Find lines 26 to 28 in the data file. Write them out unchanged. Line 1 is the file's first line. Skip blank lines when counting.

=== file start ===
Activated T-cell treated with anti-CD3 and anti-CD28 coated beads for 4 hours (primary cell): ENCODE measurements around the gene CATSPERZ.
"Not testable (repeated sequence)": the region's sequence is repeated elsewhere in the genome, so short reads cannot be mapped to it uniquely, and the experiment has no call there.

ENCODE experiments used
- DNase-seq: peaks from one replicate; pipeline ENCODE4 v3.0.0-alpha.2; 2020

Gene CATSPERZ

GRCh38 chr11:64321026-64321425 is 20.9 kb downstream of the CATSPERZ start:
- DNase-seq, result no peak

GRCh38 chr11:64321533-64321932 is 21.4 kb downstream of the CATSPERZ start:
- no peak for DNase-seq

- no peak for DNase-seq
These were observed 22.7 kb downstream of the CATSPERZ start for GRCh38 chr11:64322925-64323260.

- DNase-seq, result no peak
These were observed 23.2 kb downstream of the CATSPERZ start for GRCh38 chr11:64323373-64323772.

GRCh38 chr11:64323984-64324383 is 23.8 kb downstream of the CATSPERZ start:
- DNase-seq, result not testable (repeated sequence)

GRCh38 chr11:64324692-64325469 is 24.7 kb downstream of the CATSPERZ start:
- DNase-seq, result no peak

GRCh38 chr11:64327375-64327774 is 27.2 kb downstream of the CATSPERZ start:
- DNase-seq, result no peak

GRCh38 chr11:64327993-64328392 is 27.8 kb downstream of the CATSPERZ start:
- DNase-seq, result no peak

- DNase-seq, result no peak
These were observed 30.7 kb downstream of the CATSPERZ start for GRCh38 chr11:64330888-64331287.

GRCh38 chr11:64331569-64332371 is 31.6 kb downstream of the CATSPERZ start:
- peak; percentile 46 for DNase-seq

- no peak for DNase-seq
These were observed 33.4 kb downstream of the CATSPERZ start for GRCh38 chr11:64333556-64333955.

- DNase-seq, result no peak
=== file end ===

- no peak for DNase-seq
These were observed 33.4 kb downstream of the CATSPERZ start for GRCh38 chr11:64333556-64333955.

- DNase-seq, result no peak